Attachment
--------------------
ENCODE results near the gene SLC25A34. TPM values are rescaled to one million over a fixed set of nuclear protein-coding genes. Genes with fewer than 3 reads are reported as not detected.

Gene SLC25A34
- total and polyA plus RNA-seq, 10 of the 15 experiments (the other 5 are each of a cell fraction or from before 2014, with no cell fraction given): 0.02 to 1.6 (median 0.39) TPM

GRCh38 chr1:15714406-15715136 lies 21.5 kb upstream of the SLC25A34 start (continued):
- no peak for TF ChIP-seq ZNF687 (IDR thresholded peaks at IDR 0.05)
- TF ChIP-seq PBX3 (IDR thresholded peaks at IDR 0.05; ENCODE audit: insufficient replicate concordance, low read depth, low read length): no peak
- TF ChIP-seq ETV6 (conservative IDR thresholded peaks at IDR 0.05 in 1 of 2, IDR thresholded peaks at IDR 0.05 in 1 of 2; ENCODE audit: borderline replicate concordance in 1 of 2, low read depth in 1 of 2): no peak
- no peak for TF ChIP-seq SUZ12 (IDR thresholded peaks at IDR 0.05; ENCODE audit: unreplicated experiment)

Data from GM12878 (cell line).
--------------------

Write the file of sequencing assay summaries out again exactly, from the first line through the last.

ENCODE results near the gene SLC25A34. TPM values are rescaled to one million over a fixed set of nuclear protein-coding genes. Genes with fewer than 3 reads are reported as not detected.

Gene SLC25A34
- total and polyA plus RNA-seq, 10 of the 15 experiments (the other 5 are each of a cell fraction or from before 2014, with no cell fraction given): 0.02 to 1.6 (median 0.39) TPM

GRCh38 chr1:15714406-15715136 lies 21.5 kb upstream of the SLC25A34 start (continued):
- no peak for TF ChIP-seq ZNF687 (IDR thresholded peaks at IDR 0.05)
- TF ChIP-seq PBX3 (IDR thresholded peaks at IDR 0.05; ENCODE audit: insufficient replicate concordance, low read depth, low read length): no peak
- TF ChIP-seq ETV6 (conservative IDR thresholded peaks at IDR 0.05 in 1 of 2, IDR thresholded peaks at IDR 0.05 in 1 of 2; ENCODE audit: borderline replicate concordance in 1 of 2, low read depth in 1 of 2): no peak
- no peak for TF ChIP-seq SUZ12 (IDR thresholded peaks at IDR 0.05; ENCODE audit: unreplicated experiment)

Data from GM12878 (cell line).